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The title for the show is really important for me as well, if the title can't capture my attention in order to watch the premiere then its done before I even started the show.. Take for instance "Lone Star" in my head it just rang of Walker Texas Ranger, Brave Star (80's cartoon)... Nothing really got me interested in with the name itself to remember to set my DVR
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Is the premise interesting? Are the characters annoying? Is the dialog heavy with exposition? Are there new ideas or old ideas executed excellently? Is it funny? Does it move me emotionally? Are the effects cool, if any? Is the action well done? Are children exploited or killed in the plots? Is it too preachy? Does it promote the Tea Party or it's ignorant ideas?
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i watch the pilot of every show. the pilot tells me if the show is nice. sometime i watch 2 additional episode which after that i decide if the show is nice.
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Simple; If I find it entertaining, if I don't I'll generally keep watching until I've lost complete interest
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My favourite show right now is Fringe. Sure it's complicated, but I have no idea what is about to happen next! It's what I love about the series! The plot is continually fresh, and the cases are mind-blowing! I adore the characters (another must), the Peter/Olivia pairing is so sweet and almost fragile! Also, Walter's childlike personality is adorable!!!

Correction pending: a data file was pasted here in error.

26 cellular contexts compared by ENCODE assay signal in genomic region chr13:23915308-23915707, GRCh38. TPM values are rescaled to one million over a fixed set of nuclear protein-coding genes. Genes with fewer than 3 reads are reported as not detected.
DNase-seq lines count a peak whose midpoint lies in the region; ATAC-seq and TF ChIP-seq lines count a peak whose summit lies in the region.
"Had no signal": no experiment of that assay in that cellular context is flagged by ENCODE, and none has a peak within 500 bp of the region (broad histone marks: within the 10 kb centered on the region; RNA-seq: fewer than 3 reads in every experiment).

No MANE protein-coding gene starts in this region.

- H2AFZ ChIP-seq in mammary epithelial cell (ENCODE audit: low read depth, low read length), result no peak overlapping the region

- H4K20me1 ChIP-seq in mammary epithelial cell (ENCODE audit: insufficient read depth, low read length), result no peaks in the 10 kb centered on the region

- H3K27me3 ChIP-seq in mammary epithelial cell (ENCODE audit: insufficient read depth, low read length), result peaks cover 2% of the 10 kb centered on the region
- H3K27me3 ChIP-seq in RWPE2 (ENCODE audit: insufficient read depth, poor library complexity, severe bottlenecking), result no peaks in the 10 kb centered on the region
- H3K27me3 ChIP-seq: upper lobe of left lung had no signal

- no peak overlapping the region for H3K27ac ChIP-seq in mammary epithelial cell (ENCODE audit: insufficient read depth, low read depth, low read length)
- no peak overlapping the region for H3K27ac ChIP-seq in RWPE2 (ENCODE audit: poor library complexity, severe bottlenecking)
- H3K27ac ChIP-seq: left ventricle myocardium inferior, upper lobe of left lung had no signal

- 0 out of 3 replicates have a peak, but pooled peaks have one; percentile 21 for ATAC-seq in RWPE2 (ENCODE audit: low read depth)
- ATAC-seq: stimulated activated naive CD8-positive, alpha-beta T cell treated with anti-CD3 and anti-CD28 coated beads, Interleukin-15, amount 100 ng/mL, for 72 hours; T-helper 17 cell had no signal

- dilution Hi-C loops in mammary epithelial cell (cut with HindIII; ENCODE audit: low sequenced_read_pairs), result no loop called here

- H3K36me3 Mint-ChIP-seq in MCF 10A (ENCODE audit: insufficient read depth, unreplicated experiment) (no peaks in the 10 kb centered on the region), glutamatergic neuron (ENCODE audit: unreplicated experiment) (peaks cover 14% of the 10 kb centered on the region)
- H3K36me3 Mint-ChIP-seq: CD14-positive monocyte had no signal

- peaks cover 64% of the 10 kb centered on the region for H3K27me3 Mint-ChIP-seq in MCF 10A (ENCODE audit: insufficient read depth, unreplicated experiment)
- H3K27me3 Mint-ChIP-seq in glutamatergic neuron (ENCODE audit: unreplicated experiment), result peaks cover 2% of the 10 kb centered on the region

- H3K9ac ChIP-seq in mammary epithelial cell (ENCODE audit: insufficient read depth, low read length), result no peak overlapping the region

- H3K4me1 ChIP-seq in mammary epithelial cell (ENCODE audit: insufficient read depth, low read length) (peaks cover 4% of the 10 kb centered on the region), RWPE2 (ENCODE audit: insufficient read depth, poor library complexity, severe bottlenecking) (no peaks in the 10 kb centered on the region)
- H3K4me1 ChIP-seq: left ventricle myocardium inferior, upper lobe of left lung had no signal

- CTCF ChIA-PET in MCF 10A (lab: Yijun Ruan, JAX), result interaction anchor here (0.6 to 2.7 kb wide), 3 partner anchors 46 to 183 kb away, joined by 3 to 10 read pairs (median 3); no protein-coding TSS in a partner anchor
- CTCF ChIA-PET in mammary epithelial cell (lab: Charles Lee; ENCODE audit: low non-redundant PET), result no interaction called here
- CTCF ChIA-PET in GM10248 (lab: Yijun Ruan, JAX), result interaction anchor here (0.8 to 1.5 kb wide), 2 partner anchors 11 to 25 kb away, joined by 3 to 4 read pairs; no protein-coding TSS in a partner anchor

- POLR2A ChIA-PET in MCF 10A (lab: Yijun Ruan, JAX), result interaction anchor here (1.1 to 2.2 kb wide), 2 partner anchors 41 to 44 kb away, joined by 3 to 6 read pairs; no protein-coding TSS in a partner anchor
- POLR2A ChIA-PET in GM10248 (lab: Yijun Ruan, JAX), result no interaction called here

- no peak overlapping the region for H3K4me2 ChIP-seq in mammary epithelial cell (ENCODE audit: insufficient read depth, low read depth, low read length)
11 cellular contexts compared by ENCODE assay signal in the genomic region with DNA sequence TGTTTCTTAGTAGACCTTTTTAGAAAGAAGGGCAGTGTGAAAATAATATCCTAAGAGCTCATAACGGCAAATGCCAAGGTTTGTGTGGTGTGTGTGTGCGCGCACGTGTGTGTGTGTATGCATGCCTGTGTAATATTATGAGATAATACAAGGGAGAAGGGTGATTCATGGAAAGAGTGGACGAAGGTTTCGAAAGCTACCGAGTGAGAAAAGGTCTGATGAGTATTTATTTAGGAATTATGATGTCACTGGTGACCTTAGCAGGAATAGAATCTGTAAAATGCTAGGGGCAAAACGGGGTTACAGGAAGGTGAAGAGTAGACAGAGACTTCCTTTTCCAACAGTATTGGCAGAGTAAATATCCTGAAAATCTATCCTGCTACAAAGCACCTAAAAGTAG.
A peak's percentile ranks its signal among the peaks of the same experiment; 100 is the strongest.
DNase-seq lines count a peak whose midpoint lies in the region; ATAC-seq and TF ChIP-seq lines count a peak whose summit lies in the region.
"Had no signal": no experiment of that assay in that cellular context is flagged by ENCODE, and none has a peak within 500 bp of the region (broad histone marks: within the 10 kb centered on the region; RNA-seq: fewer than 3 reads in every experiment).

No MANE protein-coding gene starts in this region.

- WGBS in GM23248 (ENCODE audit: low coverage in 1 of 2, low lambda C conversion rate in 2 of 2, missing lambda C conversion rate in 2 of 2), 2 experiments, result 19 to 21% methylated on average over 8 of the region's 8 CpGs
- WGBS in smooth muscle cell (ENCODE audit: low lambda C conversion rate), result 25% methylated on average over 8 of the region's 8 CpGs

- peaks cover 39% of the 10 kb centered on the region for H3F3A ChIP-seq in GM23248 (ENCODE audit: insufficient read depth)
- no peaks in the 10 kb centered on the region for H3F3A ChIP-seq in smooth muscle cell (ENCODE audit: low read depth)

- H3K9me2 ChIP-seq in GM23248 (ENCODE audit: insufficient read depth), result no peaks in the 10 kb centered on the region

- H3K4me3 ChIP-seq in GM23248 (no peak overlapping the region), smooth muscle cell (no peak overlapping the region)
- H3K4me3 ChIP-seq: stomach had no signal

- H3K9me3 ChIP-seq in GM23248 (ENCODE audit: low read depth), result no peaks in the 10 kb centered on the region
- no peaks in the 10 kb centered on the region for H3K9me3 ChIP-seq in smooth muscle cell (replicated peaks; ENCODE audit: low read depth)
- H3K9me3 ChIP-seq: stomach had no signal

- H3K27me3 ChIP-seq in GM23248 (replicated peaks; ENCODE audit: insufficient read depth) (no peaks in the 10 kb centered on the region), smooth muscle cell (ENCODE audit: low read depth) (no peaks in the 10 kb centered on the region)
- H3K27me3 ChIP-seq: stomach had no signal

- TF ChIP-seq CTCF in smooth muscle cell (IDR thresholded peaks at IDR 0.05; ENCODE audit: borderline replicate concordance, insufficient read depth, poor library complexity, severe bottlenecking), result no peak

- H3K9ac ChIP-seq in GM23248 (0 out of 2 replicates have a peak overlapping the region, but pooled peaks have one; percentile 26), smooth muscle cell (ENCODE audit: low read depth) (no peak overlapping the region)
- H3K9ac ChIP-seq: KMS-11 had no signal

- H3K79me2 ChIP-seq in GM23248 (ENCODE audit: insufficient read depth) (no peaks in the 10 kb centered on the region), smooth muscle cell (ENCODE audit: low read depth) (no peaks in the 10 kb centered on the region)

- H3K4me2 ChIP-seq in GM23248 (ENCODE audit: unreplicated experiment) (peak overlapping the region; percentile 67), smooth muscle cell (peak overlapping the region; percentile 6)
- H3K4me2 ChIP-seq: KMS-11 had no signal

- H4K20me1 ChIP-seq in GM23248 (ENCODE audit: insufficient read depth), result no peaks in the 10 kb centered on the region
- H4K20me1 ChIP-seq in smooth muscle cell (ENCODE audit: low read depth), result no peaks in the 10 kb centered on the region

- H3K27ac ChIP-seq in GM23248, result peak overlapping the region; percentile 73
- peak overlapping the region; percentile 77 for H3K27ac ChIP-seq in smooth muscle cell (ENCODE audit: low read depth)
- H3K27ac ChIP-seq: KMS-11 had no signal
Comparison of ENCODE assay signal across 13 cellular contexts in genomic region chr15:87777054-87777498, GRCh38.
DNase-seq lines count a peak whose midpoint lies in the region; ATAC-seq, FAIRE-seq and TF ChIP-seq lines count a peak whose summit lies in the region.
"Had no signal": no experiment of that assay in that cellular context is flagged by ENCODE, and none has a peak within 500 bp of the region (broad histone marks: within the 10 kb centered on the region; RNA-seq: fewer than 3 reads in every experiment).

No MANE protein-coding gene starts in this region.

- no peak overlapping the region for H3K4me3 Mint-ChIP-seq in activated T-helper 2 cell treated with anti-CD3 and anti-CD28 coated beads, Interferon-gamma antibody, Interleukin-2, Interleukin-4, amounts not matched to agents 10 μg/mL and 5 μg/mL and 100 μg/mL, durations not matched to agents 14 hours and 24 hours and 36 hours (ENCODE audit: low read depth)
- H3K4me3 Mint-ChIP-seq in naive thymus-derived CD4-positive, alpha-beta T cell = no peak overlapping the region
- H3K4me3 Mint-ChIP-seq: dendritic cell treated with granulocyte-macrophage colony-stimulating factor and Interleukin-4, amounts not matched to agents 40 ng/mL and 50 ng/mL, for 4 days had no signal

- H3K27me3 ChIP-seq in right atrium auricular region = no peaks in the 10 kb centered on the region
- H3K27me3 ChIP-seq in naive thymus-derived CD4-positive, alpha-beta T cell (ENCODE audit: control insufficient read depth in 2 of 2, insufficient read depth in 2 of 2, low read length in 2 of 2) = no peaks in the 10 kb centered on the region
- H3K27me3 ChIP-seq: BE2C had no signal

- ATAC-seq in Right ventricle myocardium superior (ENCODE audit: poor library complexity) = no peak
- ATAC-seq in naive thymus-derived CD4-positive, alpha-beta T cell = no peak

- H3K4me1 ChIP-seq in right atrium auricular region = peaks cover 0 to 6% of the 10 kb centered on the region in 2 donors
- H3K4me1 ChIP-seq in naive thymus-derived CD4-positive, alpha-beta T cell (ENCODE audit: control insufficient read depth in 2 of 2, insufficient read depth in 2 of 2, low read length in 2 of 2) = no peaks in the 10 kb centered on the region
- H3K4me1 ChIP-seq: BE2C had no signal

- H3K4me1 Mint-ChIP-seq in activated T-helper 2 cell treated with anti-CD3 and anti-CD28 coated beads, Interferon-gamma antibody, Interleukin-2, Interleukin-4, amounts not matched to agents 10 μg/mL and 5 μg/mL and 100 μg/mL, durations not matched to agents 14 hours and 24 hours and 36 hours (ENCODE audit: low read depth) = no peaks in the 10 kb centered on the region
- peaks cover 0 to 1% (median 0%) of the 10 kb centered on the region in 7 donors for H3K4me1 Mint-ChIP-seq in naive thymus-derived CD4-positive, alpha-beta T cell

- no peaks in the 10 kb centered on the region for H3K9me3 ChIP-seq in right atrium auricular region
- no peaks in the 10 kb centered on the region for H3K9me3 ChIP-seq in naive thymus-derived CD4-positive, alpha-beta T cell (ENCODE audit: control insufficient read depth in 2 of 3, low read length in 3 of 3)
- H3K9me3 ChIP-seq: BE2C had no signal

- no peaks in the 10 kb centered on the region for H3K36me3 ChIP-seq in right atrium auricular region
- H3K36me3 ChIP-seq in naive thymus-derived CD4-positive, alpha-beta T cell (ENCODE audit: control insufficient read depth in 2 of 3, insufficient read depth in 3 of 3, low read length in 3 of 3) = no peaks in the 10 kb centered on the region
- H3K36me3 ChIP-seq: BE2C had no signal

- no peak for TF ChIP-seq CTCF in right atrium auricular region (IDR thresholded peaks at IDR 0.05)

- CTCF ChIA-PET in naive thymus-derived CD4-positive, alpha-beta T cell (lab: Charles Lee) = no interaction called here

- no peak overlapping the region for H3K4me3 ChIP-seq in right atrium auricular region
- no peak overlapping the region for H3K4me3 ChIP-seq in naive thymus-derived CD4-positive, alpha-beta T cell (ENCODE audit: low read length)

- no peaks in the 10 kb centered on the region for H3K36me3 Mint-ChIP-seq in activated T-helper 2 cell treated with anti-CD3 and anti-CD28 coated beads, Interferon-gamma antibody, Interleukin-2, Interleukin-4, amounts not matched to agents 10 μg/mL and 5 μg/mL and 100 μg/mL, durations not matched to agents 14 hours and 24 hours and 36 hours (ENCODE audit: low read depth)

My former favourite was Bones. Now the episodes are extremely character centric, which I would like if the writers weren't so determined to keep Booth and Brennan apart. In order to keep the tension from season to season the writers should distract the viewer from the pairing- thus the cases that used to be interesting. Now they have become monotonous, making us realize that from season to season, whatever progress has been made between Booth and Brennan will be reset. It's like Mulder and Scully (X Files) the couple that Booth and Bones were modelled after. Nothing will come to fruitation, only the X Files did it better.
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Boardwalk Empire! loving that show!
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I am a big fan of tv series, so i tried to see as many pilots as posible. As long as it looks fun, i'm game. Some show are more compelling because of their plot, or their cast, or sometimes it just looks intersting. Unfortunately most people didn't give a chance to Lonestar o my generation, both shows i liked.
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The show that i love the most right now is Chuck, and i didnt even start watching it since season 1 episode 1, one day i was on the internet and saw 'Chuck' and clicked on it and read the sypnosis and thought it was interesting so i decided to click it and watch the pilot, i have to say i instantly fell in love with the show and the characters. There wasent 1 second of the pilot where i was compelled to stop it. SO THE HYPE AND ADVERTISING ISINT WHAT GOT ME INTO IT. I of course looked up who where the actors in the show before i watched it and i knew NO ONE, i had never seen firefly or whatever, or less then perfect..although i remembered Zach from Big Mommas house 2 (minor role), SO I DIDNT GET INTO IT BECAUSE I KNEW THE ACTORS. NONE OF THE REASONS ABOVE WERE WHAT DREW ME IN. I just loved Chucks geekyness, and sarahs and caseys kick ass, u could tell right off the bat their chemistry is amazing. Plus it made me laugh and its a big plus for me in any show!